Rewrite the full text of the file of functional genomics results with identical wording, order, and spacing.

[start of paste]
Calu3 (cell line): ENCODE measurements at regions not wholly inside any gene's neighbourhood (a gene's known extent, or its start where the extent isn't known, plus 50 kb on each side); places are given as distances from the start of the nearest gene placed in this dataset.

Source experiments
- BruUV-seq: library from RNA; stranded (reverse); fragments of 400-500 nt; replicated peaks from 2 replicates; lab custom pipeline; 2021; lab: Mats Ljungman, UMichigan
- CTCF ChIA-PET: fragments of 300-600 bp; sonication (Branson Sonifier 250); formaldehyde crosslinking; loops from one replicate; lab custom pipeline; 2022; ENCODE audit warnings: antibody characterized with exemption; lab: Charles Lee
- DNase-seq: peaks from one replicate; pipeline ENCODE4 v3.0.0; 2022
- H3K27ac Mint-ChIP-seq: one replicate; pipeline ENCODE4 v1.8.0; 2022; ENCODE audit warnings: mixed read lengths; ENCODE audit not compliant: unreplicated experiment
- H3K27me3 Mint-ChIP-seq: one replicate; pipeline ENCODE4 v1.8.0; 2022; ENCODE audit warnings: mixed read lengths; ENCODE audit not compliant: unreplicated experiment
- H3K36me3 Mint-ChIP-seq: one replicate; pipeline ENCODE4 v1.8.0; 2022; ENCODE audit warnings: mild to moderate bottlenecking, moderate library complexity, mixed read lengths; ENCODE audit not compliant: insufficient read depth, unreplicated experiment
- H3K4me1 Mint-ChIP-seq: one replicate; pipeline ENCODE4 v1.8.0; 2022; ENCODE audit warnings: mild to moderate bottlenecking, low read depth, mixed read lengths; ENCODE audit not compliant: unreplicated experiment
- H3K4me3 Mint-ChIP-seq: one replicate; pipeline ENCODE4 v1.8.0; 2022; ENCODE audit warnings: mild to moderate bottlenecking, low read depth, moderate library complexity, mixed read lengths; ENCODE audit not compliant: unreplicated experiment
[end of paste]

Calu3 (cell line): ENCODE measurements at regions not wholly inside any gene's neighbourhood (a gene's known extent, or its start where the extent isn't known, plus 50 kb on each side); places are given as distances from the start of the nearest gene placed in this dataset.

Source experiments
- BruUV-seq: library from RNA; stranded (reverse); fragments of 400-500 nt; replicated peaks from 2 replicates; lab custom pipeline; 2021; lab: Mats Ljungman, UMichigan
- CTCF ChIA-PET: fragments of 300-600 bp; sonication (Branson Sonifier 250); formaldehyde crosslinking; loops from one replicate; lab custom pipeline; 2022; ENCODE audit warnings: antibody characterized with exemption; lab: Charles Lee
- DNase-seq: peaks from one replicate; pipeline ENCODE4 v3.0.0; 2022
- H3K27ac Mint-ChIP-seq: one replicate; pipeline ENCODE4 v1.8.0; 2022; ENCODE audit warnings: mixed read lengths; ENCODE audit not compliant: unreplicated experiment
- H3K27me3 Mint-ChIP-seq: one replicate; pipeline ENCODE4 v1.8.0; 2022; ENCODE audit warnings: mixed read lengths; ENCODE audit not compliant: unreplicated experiment
- H3K36me3 Mint-ChIP-seq: one replicate; pipeline ENCODE4 v1.8.0; 2022; ENCODE audit warnings: mild to moderate bottlenecking, moderate library complexity, mixed read lengths; ENCODE audit not compliant: insufficient read depth, unreplicated experiment
- H3K4me1 Mint-ChIP-seq: one replicate; pipeline ENCODE4 v1.8.0; 2022; ENCODE audit warnings: mild to moderate bottlenecking, low read depth, mixed read lengths; ENCODE audit not compliant: unreplicated experiment
- H3K4me3 Mint-ChIP-seq: one replicate; pipeline ENCODE4 v1.8.0; 2022; ENCODE audit warnings: mild to moderate bottlenecking, low read depth, moderate library complexity, mixed read lengths; ENCODE audit not compliant: unreplicated experiment